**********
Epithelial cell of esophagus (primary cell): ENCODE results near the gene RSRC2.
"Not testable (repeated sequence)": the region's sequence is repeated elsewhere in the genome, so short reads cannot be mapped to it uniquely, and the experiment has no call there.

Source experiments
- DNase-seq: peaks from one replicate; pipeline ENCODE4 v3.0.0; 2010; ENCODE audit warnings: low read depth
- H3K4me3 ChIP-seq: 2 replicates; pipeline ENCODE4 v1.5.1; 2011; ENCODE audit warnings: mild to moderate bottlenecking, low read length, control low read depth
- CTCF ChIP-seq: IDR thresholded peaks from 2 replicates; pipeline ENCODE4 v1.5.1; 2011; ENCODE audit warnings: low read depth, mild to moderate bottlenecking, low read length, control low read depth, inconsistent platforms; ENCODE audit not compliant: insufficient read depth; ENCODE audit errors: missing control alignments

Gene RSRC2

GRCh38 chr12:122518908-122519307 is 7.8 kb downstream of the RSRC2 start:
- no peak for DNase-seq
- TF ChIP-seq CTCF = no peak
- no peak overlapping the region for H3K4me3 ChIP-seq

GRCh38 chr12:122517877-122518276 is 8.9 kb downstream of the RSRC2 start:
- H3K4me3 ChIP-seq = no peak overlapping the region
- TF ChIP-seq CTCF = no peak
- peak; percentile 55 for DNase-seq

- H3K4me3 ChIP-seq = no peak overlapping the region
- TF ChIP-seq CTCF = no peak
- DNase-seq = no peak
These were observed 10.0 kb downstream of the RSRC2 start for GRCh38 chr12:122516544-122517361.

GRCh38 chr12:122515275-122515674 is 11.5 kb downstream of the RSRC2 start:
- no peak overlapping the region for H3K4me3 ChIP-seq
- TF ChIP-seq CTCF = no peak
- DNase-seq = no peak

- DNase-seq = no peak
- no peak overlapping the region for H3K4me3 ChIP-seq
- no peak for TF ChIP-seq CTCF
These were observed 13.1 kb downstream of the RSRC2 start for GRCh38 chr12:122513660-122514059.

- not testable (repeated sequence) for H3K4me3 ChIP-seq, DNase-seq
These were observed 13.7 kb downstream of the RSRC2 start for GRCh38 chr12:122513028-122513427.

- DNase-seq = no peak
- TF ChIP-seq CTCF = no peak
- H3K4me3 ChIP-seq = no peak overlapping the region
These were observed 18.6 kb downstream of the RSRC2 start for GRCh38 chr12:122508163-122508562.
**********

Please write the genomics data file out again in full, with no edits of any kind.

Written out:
Epithelial cell of esophagus (primary cell): ENCODE results near the gene RSRC2.
"Not testable (repeated sequence)": the region's sequence is repeated elsewhere in the genome, so short reads cannot be mapped to it uniquely, and the experiment has no call there.

Source experiments
- DNase-seq: peaks from one replicate; pipeline ENCODE4 v3.0.0; 2010; ENCODE audit warnings: low read depth
- H3K4me3 ChIP-seq: 2 replicates; pipeline ENCODE4 v1.5.1; 2011; ENCODE audit warnings: mild to moderate bottlenecking, low read length, control low read depth
- CTCF ChIP-seq: IDR thresholded peaks from 2 replicates; pipeline ENCODE4 v1.5.1; 2011; ENCODE audit warnings: low read depth, mild to moderate bottlenecking, low read length, control low read depth, inconsistent platforms; ENCODE audit not compliant: insufficient read depth; ENCODE audit errors: missing control alignments

Gene RSRC2

GRCh38 chr12:122518908-122519307 is 7.8 kb downstream of the RSRC2 start:
- no peak for DNase-seq
- TF ChIP-seq CTCF = no peak
- no peak overlapping the region for H3K4me3 ChIP-seq

GRCh38 chr12:122517877-122518276 is 8.9 kb downstream of the RSRC2 start:
- H3K4me3 ChIP-seq = no peak overlapping the region
- TF ChIP-seq CTCF = no peak
- peak; percentile 55 for DNase-seq

- H3K4me3 ChIP-seq = no peak overlapping the region
- TF ChIP-seq CTCF = no peak
- DNase-seq = no peak
These were observed 10.0 kb downstream of the RSRC2 start for GRCh38 chr12:122516544-122517361.

GRCh38 chr12:122515275-122515674 is 11.5 kb downstream of the RSRC2 start:
- no peak overlapping the region for H3K4me3 ChIP-seq
- TF ChIP-seq CTCF = no peak
- DNase-seq = no peak

- DNase-seq = no peak
- no peak overlapping the region for H3K4me3 ChIP-seq
- no peak for TF ChIP-seq CTCF
These were observed 13.1 kb downstream of the RSRC2 start for GRCh38 chr12:122513660-122514059.

- not testable (repeated sequence) for H3K4me3 ChIP-seq, DNase-seq
These were observed 13.7 kb downstream of the RSRC2 start for GRCh38 chr12:122513028-122513427.

- DNase-seq = no peak
- TF ChIP-seq CTCF = no peak
- H3K4me3 ChIP-seq = no peak overlapping the region
These were observed 18.6 kb downstream of the RSRC2 start for GRCh38 chr12:122508163-122508562.